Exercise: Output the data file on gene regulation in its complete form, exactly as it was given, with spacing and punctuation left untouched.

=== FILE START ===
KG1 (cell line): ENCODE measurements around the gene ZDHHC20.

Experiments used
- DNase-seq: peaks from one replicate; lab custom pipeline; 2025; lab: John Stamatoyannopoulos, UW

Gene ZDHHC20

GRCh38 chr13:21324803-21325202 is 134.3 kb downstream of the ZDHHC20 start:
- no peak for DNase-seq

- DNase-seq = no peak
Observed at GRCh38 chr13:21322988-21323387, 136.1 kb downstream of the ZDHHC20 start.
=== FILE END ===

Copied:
KG1 (cell line): ENCODE measurements around the gene ZDHHC20.

Experiments used
- DNase-seq: peaks from one replicate; lab custom pipeline; 2025; lab: John Stamatoyannopoulos, UW

Gene ZDHHC20

GRCh38 chr13:21324803-21325202 is 134.3 kb downstream of the ZDHHC20 start:
- no peak for DNase-seq

- DNase-seq = no peak
Observed at GRCh38 chr13:21322988-21323387, 136.1 kb downstream of the ZDHHC20 start.